Supply Chain Council of European Union |

DHL unit builds `deep-frozen’ room at Puerto Rico life science facility

DHL Global Forwarding, the air and ocean freight forwarding unit of German giant Deutsche Post DHL, said late Thursday it will add a “deep-frozen” room to its San Juan, Puerto Rico, life sciences facility to store equipment and products at temperatures as low as minus 30 degrees Celsius.

The room is designed to maintain ultra-cold temperatures required for two vaccines being developed to combat the novel coronavirus. One, produced by pharmaceutical giant Pfizer Inc. (NYSE:PFE) and its German partner, BioNTech, must be kept at minus 60 to minus 70 degrees Celsius. The other, developed by biotechnology firm Moderna, Inc. (NASDAQ:MRNA) in partnership with the National Institute of Allergy and Infectious Diseases, must be maintained at minus 20 degrees Celsius. Both vaccines have proved more than 90% effective in clinical trials and could begin to be available before the end of the year.

A DHL spokesperson said the unit will supplement those extreme temperatures demanded by the Pfizer vaciine with dry ice so the vaccine can be safely transported, stored and distributed at the even-lower temperatures.

The DHL unit’s $650,000 improvements to the 72,000-square-foot facility, which will go live in a few weeks, include additional “cool room” capabilities to store goods at 2 to 8 degrees Celsius, considered the standard temperature range for most vaccine shipments. The unit will also include a cross-docking area kept at between 15 and 25 degrees Celsius, and sufficient space to handle multiple containers simultaneously, the unit said. The expanded cool room area will provide additional capability for short- and long-term storage, according to the unit.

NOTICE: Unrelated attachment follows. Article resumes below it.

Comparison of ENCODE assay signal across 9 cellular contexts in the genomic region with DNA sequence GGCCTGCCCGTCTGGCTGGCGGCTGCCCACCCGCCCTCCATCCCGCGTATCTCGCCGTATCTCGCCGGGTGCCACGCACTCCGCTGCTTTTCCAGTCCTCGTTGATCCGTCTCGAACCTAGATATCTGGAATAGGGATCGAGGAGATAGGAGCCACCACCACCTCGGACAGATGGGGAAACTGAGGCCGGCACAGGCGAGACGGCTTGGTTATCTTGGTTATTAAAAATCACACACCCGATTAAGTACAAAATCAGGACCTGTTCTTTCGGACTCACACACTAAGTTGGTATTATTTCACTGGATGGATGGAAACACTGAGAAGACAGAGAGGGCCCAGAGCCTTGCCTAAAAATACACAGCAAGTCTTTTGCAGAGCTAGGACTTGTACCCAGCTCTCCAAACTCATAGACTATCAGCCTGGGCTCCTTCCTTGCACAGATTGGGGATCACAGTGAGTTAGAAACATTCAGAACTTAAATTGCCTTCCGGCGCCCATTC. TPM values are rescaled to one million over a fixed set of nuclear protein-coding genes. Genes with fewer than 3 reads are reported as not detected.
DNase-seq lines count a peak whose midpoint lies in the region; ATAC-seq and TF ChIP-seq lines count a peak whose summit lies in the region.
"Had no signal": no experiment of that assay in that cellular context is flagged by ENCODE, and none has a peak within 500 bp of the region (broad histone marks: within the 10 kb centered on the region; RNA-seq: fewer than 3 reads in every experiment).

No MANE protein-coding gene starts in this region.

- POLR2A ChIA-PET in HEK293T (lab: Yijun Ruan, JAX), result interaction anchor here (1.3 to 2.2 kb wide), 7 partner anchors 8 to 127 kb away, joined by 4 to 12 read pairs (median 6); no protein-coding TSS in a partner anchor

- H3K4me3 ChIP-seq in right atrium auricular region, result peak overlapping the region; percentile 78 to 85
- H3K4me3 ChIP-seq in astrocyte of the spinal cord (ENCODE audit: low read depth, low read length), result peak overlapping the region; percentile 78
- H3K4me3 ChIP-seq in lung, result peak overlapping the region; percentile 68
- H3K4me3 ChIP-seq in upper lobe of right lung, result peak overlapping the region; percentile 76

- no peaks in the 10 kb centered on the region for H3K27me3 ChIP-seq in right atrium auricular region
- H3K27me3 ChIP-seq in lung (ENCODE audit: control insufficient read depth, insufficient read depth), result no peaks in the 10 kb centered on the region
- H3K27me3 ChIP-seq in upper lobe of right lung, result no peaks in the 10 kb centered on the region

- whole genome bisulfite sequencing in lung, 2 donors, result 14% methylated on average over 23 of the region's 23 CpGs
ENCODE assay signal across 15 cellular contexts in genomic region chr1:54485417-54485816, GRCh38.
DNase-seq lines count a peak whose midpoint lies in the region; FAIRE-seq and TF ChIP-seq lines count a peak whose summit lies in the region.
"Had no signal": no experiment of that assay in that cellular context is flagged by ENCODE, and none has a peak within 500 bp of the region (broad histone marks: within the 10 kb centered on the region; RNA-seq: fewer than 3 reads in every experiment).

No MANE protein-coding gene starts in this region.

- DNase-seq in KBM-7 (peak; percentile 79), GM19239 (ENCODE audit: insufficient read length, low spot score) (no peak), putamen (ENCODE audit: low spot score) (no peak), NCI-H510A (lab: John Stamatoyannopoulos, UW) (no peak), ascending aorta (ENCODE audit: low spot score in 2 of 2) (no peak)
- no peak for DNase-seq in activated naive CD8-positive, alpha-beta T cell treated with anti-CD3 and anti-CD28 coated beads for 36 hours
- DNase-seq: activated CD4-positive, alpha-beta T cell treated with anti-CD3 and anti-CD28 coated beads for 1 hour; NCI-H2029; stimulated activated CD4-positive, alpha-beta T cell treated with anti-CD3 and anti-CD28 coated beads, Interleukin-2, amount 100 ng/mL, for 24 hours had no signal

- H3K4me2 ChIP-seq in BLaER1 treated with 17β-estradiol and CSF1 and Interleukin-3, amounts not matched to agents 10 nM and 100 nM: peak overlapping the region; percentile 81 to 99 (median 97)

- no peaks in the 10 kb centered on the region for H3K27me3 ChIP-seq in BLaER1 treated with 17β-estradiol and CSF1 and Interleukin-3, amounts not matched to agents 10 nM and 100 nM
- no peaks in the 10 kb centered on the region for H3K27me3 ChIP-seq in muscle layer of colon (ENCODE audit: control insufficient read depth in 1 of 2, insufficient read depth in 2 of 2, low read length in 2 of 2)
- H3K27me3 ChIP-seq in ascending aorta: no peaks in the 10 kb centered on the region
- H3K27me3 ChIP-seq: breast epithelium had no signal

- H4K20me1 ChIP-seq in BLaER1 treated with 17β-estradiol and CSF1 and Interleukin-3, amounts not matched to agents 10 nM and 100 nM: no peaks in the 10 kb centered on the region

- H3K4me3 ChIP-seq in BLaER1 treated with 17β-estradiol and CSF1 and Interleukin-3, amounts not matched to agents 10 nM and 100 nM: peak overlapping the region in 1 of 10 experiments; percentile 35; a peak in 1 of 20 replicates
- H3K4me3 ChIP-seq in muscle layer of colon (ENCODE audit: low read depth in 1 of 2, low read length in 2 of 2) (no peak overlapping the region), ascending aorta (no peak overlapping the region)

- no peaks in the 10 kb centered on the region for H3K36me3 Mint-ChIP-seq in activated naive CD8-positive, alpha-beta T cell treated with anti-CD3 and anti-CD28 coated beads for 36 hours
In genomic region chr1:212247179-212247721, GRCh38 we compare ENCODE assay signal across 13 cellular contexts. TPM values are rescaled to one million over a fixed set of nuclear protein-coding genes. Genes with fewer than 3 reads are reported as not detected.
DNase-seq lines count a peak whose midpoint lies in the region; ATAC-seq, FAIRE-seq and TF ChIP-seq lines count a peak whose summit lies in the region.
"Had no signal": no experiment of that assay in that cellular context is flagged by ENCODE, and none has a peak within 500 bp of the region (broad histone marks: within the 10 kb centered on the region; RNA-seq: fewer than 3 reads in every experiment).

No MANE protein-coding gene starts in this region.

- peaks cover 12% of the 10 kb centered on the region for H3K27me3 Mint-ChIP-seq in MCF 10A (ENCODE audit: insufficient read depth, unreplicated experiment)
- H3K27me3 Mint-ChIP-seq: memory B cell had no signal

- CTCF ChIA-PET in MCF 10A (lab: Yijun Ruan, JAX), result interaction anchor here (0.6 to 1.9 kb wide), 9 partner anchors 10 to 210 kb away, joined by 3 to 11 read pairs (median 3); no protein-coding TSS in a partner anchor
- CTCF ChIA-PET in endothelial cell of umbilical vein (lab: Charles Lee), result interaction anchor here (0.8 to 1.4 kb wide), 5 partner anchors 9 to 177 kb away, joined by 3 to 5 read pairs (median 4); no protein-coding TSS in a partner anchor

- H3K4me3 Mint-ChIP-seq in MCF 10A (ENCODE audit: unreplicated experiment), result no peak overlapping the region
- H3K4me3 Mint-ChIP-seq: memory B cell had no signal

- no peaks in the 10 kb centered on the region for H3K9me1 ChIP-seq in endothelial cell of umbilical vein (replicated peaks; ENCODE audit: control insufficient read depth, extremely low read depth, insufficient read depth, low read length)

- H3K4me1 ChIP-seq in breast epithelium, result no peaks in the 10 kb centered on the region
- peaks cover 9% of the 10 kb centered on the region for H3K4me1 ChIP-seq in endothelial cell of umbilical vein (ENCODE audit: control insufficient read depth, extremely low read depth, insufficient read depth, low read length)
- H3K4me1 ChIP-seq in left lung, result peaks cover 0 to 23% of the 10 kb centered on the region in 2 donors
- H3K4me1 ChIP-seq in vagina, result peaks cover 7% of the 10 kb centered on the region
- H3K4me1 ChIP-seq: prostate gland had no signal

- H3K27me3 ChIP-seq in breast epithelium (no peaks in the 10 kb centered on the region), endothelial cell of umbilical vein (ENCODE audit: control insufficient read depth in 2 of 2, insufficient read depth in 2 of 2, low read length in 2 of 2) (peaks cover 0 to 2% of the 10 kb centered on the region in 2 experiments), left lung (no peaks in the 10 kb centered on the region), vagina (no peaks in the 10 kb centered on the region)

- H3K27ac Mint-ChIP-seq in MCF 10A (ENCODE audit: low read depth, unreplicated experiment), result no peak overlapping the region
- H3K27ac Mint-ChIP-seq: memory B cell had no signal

DHL Global Forwarding is the byproduct of the former Air Express International Corp. and Danzas, two freight forwarders that Deutsche Post DHL acquired more than two decades ago. Through the predecessor companies, DHL Global Forwarding has been involved in the island’s life sciences and health care sectors since 1958. It opened a Certified Life Science station in 2007, the first freight forwarder in Puerto Rico to do so.

As of 2015, Puerto Rico was the world’s fifth-largest pharmaceutical manufacturing center, with approximately 80 plants operating on the island. Pharmaceutical companies came to Puerto Rico in the late 1960s and 1970s to take advantage of a now-expired U.S. tax incentive known as Section 936, which allowed U.S.-based manufacturers to send all profits from local plants to stateside parent plants without having to pay federal taxes. 

Related posts

Is the discount retail model sustainable and ethical?


Commentary: Why seeds travel the world


“only Those Who Obey The Law Will Be Allowed To Operate” – Amaechi


Leave a Comment